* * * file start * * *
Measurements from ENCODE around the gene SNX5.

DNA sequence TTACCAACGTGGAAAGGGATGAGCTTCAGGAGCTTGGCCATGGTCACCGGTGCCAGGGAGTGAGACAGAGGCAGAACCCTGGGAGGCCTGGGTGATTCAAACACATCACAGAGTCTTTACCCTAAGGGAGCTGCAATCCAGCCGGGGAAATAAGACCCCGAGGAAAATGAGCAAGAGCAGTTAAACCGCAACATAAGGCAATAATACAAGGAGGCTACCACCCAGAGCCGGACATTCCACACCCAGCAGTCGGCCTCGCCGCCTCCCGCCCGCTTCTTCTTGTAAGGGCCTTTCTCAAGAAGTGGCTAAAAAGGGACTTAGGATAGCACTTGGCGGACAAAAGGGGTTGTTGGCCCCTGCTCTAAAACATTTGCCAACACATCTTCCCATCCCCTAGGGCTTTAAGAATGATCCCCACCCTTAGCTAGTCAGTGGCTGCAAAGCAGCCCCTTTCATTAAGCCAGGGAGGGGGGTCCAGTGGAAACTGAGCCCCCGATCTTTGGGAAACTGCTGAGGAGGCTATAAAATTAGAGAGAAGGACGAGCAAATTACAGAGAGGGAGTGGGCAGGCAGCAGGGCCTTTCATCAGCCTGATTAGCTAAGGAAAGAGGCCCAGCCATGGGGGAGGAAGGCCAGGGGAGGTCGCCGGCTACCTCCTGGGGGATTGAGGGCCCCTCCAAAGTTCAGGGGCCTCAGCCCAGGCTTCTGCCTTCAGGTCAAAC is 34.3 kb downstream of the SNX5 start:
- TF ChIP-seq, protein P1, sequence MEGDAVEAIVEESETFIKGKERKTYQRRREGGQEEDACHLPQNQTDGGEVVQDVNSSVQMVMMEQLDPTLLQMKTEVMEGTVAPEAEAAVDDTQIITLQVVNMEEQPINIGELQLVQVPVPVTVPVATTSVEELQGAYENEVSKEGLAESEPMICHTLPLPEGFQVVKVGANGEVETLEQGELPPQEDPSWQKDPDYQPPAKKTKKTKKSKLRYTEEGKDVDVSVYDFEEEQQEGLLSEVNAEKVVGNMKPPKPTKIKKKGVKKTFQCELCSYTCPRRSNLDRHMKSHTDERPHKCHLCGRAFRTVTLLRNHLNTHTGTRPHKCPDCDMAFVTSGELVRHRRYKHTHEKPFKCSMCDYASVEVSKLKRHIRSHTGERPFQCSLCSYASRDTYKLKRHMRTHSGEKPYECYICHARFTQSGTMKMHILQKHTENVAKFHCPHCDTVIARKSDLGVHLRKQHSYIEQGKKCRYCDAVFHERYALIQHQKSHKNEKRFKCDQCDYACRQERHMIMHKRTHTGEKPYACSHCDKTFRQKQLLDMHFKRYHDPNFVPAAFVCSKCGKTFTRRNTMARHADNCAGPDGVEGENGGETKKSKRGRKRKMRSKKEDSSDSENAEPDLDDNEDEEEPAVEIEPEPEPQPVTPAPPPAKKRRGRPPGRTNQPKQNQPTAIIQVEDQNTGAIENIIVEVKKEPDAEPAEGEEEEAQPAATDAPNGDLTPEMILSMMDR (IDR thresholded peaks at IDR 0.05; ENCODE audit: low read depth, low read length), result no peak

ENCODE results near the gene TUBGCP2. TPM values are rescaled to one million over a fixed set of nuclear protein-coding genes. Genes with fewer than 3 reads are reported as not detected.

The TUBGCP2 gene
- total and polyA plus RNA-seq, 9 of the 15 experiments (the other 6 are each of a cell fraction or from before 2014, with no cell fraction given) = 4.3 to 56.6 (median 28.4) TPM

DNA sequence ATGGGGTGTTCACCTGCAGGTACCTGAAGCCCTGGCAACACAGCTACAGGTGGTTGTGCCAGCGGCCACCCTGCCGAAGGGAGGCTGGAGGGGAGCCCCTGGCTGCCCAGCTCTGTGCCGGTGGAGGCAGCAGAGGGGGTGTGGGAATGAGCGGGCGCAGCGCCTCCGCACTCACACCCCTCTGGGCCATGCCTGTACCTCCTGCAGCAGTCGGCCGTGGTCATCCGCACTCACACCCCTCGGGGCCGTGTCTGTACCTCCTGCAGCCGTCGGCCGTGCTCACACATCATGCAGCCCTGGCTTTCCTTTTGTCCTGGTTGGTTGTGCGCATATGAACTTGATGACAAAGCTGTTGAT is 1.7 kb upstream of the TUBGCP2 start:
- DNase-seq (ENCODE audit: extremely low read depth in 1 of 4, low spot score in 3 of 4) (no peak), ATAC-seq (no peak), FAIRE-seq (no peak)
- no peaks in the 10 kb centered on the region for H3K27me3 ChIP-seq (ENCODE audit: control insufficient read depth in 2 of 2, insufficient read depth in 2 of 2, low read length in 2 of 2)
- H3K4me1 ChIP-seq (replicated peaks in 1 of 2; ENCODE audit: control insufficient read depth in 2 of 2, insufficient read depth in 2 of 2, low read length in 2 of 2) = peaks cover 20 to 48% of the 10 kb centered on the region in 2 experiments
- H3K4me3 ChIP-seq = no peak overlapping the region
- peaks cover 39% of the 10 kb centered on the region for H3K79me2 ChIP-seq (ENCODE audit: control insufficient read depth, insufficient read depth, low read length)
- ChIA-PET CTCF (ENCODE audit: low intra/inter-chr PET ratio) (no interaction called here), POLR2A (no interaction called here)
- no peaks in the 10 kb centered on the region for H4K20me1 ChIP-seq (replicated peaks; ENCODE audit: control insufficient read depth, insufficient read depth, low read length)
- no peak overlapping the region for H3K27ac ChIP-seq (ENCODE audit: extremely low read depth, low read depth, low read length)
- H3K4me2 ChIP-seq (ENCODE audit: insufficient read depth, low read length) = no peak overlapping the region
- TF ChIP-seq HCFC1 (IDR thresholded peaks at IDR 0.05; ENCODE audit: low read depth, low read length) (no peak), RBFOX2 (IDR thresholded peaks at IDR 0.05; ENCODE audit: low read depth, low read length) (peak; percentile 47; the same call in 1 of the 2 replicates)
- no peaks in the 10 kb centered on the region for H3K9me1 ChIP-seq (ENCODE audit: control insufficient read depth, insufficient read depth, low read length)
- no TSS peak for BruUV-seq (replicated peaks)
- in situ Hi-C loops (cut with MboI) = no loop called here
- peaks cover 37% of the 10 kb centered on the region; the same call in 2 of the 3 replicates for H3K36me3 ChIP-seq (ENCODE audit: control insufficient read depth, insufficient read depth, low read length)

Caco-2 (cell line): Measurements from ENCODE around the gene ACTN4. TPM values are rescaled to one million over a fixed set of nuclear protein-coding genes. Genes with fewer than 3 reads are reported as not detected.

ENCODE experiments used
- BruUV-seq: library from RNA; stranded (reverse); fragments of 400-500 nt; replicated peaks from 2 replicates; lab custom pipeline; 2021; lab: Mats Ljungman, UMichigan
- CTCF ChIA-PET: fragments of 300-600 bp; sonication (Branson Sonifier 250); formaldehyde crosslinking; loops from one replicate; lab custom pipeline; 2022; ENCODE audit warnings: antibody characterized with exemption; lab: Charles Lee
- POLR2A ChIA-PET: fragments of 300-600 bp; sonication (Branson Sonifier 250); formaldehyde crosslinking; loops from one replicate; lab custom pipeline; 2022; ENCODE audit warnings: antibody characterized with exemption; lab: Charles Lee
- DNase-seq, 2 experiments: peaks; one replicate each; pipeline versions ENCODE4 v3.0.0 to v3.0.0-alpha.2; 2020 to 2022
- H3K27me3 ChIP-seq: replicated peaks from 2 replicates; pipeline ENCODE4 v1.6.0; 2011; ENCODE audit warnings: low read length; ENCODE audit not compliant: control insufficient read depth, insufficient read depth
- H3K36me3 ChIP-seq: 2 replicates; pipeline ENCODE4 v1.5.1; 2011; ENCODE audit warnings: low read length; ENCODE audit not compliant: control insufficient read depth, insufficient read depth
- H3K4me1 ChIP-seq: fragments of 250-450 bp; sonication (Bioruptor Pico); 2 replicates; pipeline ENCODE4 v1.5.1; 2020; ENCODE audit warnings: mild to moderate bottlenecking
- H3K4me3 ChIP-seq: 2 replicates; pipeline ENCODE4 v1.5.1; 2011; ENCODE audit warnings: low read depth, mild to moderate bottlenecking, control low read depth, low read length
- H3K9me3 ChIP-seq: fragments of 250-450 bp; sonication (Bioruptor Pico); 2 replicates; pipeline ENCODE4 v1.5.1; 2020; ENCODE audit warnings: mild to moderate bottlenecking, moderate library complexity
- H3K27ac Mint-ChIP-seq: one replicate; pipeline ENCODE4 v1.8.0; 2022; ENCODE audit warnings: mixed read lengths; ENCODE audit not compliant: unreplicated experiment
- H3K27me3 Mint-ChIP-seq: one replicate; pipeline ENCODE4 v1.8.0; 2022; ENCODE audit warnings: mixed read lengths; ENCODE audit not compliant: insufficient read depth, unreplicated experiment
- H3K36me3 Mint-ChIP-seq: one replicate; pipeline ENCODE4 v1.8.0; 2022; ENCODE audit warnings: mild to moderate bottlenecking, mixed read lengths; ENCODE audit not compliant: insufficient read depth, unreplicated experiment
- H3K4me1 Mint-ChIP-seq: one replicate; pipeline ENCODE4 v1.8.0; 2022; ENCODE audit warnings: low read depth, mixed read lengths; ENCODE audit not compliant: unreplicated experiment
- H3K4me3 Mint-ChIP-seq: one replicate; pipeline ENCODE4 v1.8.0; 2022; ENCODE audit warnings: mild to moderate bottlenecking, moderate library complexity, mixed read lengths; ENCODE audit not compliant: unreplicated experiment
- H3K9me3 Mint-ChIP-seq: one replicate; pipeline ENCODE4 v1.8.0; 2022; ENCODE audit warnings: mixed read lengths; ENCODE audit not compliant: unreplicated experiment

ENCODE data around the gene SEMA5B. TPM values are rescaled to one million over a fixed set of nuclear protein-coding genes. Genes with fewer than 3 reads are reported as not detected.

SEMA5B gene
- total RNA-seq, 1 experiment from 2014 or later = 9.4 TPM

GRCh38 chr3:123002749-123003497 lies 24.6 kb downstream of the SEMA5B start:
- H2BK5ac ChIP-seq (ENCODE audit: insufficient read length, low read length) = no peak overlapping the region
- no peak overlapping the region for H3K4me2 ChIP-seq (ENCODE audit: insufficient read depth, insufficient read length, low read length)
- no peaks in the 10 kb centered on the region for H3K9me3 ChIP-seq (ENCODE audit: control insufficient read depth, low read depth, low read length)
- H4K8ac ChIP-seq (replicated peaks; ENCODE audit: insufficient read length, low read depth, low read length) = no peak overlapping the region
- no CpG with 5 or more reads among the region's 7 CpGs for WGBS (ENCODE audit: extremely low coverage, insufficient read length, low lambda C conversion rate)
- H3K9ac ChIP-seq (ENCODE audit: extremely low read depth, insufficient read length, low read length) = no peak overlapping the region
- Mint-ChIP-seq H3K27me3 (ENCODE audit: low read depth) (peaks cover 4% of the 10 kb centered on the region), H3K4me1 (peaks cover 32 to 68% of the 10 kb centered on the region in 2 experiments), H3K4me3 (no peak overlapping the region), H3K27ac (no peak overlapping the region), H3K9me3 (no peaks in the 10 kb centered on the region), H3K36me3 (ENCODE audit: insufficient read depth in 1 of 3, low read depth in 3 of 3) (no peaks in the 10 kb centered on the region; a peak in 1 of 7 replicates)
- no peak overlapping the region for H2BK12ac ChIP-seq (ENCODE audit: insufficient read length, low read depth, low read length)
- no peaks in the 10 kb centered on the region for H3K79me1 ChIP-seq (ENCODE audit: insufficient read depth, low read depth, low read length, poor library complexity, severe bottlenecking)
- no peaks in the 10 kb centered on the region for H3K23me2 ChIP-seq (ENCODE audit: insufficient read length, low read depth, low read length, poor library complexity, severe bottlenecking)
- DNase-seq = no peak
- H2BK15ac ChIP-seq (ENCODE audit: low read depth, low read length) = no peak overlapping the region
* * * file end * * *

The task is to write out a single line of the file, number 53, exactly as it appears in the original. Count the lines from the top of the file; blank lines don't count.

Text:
- DNase-seq = no peak